So in my setting, humanity has developed reliable sub-light travel using antimatter propulsion by the year 2247, and has slowly begun exploring and colonizing immediate interstellar space within a radius of about sixty light years. They have advanced biotech such as full prosthetic cyborg bodies and medical nanotechnology, and they have even created slightly superhuman artificial intelligences that, while not the dreaded apocalyptic superbrains predicted in our time, are smart enough to be of strategic value despite the hardware required to house them taking up the same space as a small warehouse.

Are all these technological advancements feasible within the next 200 years? Does it strain believability at all to suggest that in 200 years we'll have a functioning, thriving interstellar economy based on deep-space mining and colonization?

  • $\begingroup$ Opinion based, but my answer would be yes, just advance AI and genetic hybrids a little bit. $\endgroup$
    – Chinu
    Jul 30 '16 at 14:37
  • 1
    $\begingroup$ Two Hundred years ago, a smokeless candle was a great source of light, for reading, and London to Boston took 4 to six weeks. Information was no faster that the fastest horse. In another 200? Unknowable... $\endgroup$
    – Joe
    Jul 31 '16 at 0:09
  • $\begingroup$ Technology - yes. Interstellar economy - no, highly unlikely. Researches and presence and building in nearby stellar systems - yes, no problem. Antimatter and AI not needed - but not impossible, specially if u need them as plot devices. $\endgroup$
    – MolbOrg
    Aug 2 '16 at 10:47

Generally speaking you need to be able to get somewhere within a year to maintain some sort of direct trade with that place, so, as long as you can establish that you should be fine with a interstellar economy, but it'd be more like the silk road than the global trade that we're used to.

full bio-synthetic prosthetic bodies are fully possible by the end of the century. I'm in fact betting on it ^.^ The main issue is neural interaction which we are getting ever closer to figuring out with various prosthetics today.

AI is more a matter of algorithm than processing power. By the 2050s we will likely achieve the maximum processing power possible, but the whether or not we'll understand the brain and how it works enough to develop that level of AI is harder to say, but really, 200 years is more than enough time to brute force develop an AI, or building on what we've already developed with current AI, just letting them run would develop sufficiently advanced AI to what you're talking about. You're over estimating the size of facilities to house them though ^.^


The main bottlenecks with this possible development is solving the problems to build viable sublight interstellar spacecraft and the capacity to produce enough antimatter to power them. Unfortunately the two problems are interlinked.

In 2006, Gerald Smith estimated $250 million could produce 10 milligrams of positrons.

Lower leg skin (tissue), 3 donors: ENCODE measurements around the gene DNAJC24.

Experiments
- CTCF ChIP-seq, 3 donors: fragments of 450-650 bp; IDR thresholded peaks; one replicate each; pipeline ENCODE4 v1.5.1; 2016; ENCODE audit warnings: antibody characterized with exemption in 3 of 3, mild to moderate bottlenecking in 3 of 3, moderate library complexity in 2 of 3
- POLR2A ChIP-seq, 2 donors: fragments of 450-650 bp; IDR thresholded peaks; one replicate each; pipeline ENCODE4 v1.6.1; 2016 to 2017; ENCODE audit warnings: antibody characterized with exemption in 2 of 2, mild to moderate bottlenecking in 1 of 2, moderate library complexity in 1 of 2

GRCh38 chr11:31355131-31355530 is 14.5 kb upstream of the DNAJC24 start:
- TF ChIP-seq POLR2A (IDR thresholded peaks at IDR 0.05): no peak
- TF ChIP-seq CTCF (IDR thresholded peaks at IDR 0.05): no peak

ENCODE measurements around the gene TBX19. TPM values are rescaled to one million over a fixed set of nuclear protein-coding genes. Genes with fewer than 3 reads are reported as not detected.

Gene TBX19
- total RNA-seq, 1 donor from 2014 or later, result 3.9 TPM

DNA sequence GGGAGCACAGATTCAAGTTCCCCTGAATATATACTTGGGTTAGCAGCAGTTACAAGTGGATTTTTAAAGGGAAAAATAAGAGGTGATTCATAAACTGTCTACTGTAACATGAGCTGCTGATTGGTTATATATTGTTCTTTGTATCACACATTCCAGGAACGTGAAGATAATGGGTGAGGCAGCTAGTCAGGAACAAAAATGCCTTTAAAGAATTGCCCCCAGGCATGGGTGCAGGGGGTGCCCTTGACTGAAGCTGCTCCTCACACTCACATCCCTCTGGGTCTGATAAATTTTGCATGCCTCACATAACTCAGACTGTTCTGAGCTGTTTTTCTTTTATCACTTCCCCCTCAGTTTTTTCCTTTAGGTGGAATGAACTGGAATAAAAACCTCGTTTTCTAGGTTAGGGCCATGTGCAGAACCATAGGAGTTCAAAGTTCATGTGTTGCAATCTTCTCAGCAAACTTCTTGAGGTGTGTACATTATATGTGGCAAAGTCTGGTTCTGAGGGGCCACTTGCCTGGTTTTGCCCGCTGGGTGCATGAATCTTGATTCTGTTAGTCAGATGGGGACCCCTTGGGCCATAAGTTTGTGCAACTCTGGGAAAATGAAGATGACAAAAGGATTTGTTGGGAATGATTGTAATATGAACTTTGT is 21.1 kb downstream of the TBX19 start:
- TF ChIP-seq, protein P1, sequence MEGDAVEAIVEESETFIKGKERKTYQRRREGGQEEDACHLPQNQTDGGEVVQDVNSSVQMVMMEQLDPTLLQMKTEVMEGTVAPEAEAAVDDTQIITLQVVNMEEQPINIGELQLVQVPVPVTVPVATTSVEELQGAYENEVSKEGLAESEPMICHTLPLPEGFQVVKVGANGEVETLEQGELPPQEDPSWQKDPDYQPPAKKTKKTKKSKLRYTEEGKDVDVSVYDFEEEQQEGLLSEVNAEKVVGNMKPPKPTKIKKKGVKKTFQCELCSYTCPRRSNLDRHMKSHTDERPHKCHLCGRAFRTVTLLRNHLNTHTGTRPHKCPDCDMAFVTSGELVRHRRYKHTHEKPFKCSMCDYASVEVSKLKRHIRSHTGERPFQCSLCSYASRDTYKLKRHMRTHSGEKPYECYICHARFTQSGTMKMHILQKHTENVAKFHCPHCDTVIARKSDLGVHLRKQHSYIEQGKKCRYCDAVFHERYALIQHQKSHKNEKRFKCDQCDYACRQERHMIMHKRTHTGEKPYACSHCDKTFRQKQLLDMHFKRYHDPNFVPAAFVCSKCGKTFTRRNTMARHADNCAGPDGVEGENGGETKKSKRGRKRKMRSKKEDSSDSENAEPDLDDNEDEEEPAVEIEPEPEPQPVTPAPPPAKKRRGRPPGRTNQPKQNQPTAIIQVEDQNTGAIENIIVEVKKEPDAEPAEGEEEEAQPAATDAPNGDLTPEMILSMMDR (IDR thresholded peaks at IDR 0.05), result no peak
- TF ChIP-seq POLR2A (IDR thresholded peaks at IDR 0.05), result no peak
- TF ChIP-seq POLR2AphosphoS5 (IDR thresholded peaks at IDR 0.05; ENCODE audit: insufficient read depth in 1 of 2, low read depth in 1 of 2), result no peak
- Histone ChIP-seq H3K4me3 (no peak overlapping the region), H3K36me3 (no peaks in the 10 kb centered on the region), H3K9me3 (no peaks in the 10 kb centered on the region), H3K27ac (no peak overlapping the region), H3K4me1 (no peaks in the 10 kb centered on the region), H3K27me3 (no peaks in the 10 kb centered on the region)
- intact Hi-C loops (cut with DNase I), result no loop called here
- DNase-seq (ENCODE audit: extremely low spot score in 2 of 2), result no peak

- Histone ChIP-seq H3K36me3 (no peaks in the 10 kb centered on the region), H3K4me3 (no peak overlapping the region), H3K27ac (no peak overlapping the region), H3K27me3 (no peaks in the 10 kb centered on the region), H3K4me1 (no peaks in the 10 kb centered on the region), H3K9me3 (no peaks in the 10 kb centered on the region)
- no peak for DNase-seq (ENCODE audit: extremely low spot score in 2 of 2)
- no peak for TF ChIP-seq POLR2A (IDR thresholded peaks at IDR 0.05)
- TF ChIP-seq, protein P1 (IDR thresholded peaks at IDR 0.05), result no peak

in 1999, NASA gave a figure of $62.5 trillion per gram of antihydrogen

There are possible ways of bringing down the cost of antimatter, but unless a radical new technology can be devised to do this cheaply antimatter will put a brake on the energy and cost budgets for interstellar space travel.

it might be possible to use magnetic scoops to collect the antimatter that occurs naturally in the Van Allen belt of the Earth, and ultimately, the belts of gas giants, like Jupiter, hopefully at a lower cost per gram.

It is plausible to assume the biotech and AI's proposed by the mid-23rd century. Even making both more highly advanced than proposed.

To reach stars up to sixty light years, and within reasonable timeframes for a thriving interstellar economy, suggests 23rd century starships travel close to lightspeed. This will take vast amounts of antimatter to propel them. However, if the starships travel at lower velocities, less antimatter is needed to fuel them. The trouble with this is that round trip times soon push out to longer timescales.

For example, if the starships travel 0.5 c, as a matter of antimatter economy, then a trip to a star sixty light years gives a round trip time of 240 years. A starship launched in 2247 will return to its home base in 2487 plus however long it remained at its destination. This might apply to the limits of interstellar exploration rather than to an interstellar economy. Even journeys to nearby stars at 0.5 c, will have round trip times of decades. Not impossible or too prohibitive, but if it's factored into your future scenario then you can know what to expect.

With the most optimistic projections for increased, and cheaper too, antimatter production and the rapid development of interstellar space technology and vehicles by 2247 it is plausible we will see the beginnings of an era of interstellar exploration and an attendant interstellar economy.

However, it is plausible that the proposed biotech and AI's will exist by 2247, and might even more advanced than the OP suggests. This can be tweaked to meet the requirements of the future scenario.

Despite any arguments to the contrary, it's still your world and you're welcome to design whichever you want. These are only my projections. Besides knowing what other people's objections are can be basis for finding ways of overcoming them and building something that will do want you and be more plausible.

It is worth considering there might be a wild card factor that has greatly accelerated the drive to go into interstellar space. For example, the discovery of aliens with their own thriving interstellar economy that has expanded out to sixty to eighty light years, but this is located at a safe distance of several thousand light years. Humans will want to carve out their own sphere of influence in the galaxy before other sapients take it away from us.


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